The Italian martyr Savonarola was tortured in a machine called the “strappado.” It’s a very cruel instrument used against criminals to get them to confess. Perhaps it’s popular now in S&M circles, but history has it on good account that this object was an instrument of torture.

Savonarola was tied by his left hand by ropes and leather straps, suspended on the rack-like device. He was repeatedly and methodically raised and jerked down to get him to retract everything he said about the evils and corruption of the Papacy, as he did with his preaching. It may seem like an amusement park ride – the medieval form of Enchanted Kingdom, only disenchanted and without wizard mascots – yet the device was able to get him to sign the confession.

You could imagine the agony of Savonarola; raised by his hand and its fingers, the joints hyperextended and flexed beyond its limits. The locks are then released from the wheel, and he plummeted… with only his bound hand saving him. Just before he collapses into the marble walks of the city of Florence, the locks in the wheel were engaged again, and Savonarola is saved – and tortured – by his bound hand.

Imagine the pain that radiated from his fingertips to his knuckles. Every bone in his wrist was pulverized, the skin cut through by the straps, ropes, and chains. The tendons and ligaments of his elbows were ready to snap, if not that they already had. His one shoulder dislocated from its socket, shredded from bearing his full weight in the strappado. Mutilated, battered… broken, beat, and scarred.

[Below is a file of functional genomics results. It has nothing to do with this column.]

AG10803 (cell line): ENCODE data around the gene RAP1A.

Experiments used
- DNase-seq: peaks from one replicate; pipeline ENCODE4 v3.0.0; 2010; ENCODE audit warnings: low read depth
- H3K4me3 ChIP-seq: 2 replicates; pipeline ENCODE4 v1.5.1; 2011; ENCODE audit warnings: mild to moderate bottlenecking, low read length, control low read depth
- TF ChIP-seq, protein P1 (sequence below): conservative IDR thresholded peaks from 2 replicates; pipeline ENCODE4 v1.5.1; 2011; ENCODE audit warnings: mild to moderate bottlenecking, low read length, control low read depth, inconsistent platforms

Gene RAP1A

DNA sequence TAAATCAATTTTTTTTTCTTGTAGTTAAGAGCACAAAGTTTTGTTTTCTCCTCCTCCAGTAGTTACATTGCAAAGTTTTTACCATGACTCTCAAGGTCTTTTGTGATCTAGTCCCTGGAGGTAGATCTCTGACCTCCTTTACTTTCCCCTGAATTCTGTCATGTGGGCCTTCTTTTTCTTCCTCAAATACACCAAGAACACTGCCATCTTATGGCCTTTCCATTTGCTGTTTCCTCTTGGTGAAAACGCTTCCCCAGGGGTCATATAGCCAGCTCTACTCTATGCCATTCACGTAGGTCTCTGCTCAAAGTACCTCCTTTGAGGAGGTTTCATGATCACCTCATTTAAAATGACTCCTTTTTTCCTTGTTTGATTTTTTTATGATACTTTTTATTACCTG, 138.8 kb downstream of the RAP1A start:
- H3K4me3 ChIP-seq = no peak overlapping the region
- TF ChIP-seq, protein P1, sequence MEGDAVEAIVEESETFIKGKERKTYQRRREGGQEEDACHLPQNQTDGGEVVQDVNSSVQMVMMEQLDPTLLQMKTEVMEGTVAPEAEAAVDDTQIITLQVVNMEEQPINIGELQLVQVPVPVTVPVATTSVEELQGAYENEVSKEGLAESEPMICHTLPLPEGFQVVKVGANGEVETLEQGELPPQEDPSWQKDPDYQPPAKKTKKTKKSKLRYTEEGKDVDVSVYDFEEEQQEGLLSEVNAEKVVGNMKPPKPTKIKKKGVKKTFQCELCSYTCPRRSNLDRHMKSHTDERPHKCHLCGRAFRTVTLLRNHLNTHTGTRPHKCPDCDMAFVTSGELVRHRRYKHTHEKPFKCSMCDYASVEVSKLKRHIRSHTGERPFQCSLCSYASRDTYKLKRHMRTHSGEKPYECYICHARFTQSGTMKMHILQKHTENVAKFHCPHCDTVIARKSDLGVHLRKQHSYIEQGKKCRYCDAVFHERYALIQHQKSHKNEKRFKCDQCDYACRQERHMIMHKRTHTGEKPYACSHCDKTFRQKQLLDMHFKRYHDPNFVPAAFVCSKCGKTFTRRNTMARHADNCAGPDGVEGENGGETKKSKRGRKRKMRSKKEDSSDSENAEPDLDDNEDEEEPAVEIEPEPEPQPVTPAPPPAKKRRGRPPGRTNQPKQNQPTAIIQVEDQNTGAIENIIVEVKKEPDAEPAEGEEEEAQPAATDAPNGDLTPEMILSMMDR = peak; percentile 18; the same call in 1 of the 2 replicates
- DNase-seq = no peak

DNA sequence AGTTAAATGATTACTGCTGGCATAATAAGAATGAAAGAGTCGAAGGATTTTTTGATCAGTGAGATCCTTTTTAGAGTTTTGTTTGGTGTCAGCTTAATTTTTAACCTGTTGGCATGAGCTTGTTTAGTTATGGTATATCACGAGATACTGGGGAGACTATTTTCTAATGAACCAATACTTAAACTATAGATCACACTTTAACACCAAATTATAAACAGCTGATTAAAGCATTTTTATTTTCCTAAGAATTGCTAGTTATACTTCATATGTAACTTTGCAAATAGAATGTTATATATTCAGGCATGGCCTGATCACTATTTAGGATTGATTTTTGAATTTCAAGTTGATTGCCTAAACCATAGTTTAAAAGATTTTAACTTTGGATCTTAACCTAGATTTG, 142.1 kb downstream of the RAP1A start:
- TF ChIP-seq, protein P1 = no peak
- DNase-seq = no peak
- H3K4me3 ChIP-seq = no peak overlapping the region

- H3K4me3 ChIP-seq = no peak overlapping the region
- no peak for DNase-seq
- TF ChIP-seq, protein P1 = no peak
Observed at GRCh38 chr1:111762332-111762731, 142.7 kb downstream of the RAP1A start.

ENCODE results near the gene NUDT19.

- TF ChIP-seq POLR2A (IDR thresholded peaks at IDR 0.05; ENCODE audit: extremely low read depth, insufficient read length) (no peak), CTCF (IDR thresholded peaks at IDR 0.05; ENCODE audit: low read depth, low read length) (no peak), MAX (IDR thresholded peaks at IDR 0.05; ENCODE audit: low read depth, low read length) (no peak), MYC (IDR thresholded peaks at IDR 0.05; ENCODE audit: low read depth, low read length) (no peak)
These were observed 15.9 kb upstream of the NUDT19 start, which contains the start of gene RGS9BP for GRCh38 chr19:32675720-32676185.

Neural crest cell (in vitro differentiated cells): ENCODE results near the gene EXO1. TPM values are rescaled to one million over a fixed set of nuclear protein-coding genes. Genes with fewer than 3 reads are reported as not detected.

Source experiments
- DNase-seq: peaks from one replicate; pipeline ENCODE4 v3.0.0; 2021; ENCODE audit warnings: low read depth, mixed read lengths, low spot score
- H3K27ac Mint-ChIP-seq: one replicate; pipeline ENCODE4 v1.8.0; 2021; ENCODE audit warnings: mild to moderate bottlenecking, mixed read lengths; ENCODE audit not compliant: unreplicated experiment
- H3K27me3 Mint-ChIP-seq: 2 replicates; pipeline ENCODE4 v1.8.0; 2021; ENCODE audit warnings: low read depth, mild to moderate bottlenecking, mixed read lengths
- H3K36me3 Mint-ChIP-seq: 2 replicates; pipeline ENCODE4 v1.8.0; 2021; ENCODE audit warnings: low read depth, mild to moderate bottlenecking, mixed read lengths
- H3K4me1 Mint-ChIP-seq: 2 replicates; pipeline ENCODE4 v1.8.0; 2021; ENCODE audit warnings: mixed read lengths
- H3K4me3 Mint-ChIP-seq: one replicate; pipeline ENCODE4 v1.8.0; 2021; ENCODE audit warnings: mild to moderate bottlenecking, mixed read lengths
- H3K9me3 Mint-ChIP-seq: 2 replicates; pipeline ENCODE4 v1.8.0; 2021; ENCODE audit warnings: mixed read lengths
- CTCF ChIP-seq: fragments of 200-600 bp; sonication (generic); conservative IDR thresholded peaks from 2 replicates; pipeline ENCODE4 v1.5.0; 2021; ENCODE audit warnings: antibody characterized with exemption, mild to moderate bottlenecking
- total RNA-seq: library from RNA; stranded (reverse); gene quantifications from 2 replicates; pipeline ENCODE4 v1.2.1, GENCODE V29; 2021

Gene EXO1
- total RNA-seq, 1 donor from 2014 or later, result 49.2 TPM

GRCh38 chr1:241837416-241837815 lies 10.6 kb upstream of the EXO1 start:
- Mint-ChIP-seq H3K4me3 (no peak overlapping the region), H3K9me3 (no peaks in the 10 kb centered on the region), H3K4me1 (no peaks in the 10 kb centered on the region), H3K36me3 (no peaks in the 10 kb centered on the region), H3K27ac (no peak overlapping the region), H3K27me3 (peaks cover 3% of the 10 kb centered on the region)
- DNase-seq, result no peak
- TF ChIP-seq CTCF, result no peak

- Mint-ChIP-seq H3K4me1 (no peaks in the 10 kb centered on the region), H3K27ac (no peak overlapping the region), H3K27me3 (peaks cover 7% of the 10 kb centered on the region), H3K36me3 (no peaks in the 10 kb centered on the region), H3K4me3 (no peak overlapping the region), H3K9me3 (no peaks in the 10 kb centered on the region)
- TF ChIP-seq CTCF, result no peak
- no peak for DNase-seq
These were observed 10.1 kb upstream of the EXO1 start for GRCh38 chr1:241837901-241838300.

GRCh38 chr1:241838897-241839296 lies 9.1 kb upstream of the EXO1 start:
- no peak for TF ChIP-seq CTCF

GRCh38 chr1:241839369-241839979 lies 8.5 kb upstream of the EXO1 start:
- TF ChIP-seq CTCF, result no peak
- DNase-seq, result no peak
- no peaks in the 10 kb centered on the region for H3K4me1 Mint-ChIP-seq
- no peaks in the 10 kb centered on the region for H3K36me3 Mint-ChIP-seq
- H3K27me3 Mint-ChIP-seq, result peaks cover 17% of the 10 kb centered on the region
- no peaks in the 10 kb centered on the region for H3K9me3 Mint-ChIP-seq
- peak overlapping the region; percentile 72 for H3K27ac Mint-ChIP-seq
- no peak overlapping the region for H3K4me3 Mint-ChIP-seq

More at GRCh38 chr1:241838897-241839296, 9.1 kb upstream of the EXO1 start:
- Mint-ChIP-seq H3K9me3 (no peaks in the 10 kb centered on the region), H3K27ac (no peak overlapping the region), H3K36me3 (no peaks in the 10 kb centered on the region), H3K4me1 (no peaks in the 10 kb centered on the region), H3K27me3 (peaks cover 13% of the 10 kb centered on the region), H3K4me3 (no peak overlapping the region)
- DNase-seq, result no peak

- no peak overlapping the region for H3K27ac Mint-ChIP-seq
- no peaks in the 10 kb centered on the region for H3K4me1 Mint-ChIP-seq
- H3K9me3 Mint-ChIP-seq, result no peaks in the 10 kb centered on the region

The very man who hangs there like a piece of meat had a voice that echoed through the very souls of the laity that crowded the Church of San Marco, preaching against the excesses and the vanity of a corrupt Borgia masquerading as a Pope. The murals of the masters lay silent, mute witnesses for the man who scaled the pulpit on mornings of worship, and preached not from the parchment leaves of Bibles, or sermons not heard from the tired old homilies of aging men of the cloth, but from rage and anger… from the belief that there is right and wrong, and that his Church stands for the former, and that his Church stands because of the latter.

All the while, the friar hung like a pendelum of flesh and bone, passing out from the pain and yet awakened by it. Screaming… wailing… strapped to a machine of nothing more than a wooden wheel, rough ropes, chains, crude pulleys, and leather straps.

“I confess!” he wails. “I confess to the truth!”

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Showbiz Shootin': The Woman Who Was Hugotized From My Tadyangizer

I’m posting Marian Rivera’s picture here because I feel like it.